Tuesday, June 25, 2013

....more Wool Washed

I started washing more wool Monday morning.  I wanted to get done early due to this heat we are having.  I have finally finished washing the wool that I am sending out to have socks made, that is the wool on the left half of this cattle panel, the right side has three fleeces that I will pair up with last years fleeces to have roving made. 

Monday, June 24, 2013

Chloe has her lambs

Chloe has finally delivered her lambs......and of course two rams!  They both look like they will have crimpy fleeces.  Chloe has a wonderful fleece with luster or sheen, which ever term you prefer.  It is a pleasure to spin.  Hopefully these traits will be passed on to these guys, I'm sure they would make someone a really nice ram or fiber wether.

Booth at Lake Farm Park - Wool Fest

This was our booth at LAKE FARM PARK -Wool Fest.  Dave, Tammy and I decided to go together and share a space at this event.  We have quite an assortment of items to offer, from raw fleeces, roving, skeins of hand spun yarn, hats, scarfs, shawls, purses, ornaments and antler buttons.

We had great weather for this event and a super location....at the end of a row at the entrance of the building so even though it was 80 plus degrees, we had a constant breeze.  It was nice to meet and talk to all the other fiber minded people.

I also had some time to use my drop spindle which I don't always use, but really enjoy it and should make more time for it. 

**note to others**  The drop spindle is an inexpensive way to get to spin wool if you cannot afford a spinning wheel.  Don't deprive yourself of getting to make your own yarn! 

Wednesday, June 19, 2013

Sheep for Sale & Lake Farm Park - WOOL FEST

I haven't any pictures to post here today, but I have added some pictures under the FOR SALE tab.  Have more lambs/ sheep to add, but not everyone wanted their picture taken, so I will try another day.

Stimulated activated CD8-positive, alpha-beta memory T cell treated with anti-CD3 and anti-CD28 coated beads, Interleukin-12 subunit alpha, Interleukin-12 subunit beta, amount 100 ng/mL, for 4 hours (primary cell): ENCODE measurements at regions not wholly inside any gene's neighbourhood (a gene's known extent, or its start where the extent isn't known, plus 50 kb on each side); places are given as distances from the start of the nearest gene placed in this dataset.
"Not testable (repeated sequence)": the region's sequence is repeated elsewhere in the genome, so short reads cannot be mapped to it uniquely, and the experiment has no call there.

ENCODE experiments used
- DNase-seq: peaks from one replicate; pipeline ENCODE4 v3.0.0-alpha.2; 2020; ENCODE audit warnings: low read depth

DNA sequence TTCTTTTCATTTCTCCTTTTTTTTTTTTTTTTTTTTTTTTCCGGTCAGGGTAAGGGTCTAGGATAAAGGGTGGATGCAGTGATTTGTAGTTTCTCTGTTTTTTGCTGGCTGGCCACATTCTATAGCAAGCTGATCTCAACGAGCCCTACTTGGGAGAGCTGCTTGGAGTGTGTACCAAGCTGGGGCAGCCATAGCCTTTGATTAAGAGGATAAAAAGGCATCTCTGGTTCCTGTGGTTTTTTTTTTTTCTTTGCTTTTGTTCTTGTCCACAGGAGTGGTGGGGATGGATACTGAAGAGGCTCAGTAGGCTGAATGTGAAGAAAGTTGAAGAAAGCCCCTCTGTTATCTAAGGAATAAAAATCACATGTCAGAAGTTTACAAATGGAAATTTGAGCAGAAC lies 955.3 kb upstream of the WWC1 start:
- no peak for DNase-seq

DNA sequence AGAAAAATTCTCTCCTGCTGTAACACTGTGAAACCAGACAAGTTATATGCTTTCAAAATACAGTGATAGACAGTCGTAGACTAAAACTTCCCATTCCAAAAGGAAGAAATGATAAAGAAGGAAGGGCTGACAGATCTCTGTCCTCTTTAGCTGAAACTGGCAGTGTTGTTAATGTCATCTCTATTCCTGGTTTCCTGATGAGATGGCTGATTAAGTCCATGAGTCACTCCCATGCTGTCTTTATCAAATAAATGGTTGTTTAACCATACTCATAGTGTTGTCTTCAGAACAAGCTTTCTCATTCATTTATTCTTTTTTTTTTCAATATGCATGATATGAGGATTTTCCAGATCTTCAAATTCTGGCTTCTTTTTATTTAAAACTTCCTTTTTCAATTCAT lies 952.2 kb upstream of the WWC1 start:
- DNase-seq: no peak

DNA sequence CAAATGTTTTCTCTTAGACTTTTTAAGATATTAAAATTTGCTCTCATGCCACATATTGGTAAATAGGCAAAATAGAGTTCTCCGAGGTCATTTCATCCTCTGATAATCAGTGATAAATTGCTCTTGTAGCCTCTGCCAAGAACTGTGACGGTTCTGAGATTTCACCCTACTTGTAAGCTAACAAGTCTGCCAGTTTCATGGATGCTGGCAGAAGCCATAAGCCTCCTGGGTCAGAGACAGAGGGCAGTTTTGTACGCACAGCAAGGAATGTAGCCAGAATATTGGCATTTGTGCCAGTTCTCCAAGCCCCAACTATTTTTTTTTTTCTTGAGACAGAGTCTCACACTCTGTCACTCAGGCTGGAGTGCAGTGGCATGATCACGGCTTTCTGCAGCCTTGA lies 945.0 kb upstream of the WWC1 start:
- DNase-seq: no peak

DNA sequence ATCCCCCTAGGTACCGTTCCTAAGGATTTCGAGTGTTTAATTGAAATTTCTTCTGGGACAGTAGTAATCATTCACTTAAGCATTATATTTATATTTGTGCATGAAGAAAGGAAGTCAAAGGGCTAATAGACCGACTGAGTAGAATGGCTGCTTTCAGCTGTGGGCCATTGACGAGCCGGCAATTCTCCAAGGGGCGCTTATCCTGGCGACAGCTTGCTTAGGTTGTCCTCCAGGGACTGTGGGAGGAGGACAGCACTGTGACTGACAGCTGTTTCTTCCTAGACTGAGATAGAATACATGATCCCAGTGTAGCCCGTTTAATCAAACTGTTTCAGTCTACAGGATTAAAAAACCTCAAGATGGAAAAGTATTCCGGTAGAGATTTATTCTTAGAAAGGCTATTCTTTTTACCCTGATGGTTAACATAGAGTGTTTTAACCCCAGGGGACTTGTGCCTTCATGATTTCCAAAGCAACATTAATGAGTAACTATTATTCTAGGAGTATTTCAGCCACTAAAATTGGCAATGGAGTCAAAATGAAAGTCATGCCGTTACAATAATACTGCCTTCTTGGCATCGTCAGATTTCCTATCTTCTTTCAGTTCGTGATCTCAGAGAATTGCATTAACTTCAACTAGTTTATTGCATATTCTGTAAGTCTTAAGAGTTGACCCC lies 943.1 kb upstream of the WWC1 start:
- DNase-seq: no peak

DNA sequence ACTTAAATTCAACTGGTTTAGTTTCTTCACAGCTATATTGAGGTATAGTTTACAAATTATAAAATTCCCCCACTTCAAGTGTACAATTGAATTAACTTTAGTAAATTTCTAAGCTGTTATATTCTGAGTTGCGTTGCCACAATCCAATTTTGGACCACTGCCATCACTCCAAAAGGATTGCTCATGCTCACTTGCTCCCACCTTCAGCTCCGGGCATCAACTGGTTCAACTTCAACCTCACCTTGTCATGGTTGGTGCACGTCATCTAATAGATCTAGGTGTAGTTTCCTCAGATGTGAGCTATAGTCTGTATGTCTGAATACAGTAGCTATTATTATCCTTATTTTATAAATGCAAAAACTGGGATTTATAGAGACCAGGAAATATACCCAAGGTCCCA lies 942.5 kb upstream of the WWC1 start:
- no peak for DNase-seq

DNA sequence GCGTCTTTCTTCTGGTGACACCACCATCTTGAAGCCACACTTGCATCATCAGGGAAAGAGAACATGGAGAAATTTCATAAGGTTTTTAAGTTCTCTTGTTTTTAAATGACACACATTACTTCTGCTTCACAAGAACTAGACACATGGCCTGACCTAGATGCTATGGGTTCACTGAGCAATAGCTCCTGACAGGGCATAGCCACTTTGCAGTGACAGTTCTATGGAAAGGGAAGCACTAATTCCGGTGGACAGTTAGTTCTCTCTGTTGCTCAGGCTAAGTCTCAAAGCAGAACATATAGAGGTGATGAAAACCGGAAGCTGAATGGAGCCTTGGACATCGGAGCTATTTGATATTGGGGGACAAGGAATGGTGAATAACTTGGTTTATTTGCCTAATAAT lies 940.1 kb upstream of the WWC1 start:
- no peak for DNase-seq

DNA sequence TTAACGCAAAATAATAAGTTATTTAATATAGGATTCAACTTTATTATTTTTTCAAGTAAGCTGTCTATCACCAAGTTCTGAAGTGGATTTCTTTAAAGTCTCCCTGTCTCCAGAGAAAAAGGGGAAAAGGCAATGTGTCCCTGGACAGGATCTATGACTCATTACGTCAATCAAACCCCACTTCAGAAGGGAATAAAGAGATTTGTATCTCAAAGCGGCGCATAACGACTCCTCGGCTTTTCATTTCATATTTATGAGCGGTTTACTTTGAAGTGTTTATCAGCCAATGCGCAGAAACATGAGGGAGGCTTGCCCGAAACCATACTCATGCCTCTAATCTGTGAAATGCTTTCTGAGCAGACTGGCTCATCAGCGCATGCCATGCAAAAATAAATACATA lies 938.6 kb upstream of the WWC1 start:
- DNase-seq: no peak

Preparing for Wool Fest at Lake Farm Park, Saturday & Sunday, June 22nd and 23rd.
I will attending both days with fiber friends, we have gotten a booth together and I will be offering roving in black, moorit, grey some light mioget and a moorit shetland/ alpaca blend of roving...also some hand spun skeins.
If you are going to this event, stop by and introduce yourself.  It would be great to meet more fiber enthusiasts.

Sunday, June 16, 2013

Alongquin Guild Meeting - Dye Day

Once a year we have a dye day at our monthly meeting, we always have a great turn out of members to learn and have a chance to dye some fiber together.
Above pic. shows members getting the low-down on what to look for when buying a fleece and how to skirt a fleece.
This year we had purchased some Jacquard dyes to try out.
I found Mildred playing with my raw wool.

She appears to adore the aroma.

Below, various techniques used to dye wool:

Raw wool stuffed into nylon potato bags, left to soak in stock pots of dye solution.
 Skeins left to soak in crock pots with dye.
Roving arranged in an electric skillet left to simmer with dye solution, carefully placed to make striped roving, therefore, striped yarn once spun.
 ....I believe locks of wool being dyed.

End Results Below:

Try your hand at dyeing some wool......add a little to your skeins!!
Have a Great Day! 

Monday, June 10, 2013

Washing wool

My plan was to wash the fleeces from my eight white crossbred ewes beginning early Sunday morning, well I didn't get started until afternoon so I didn't get all of the wool washed but I finally have gotten started.
I will give a quick walk through how I now wash wool, thanks to Dave L. for showing me an easier way.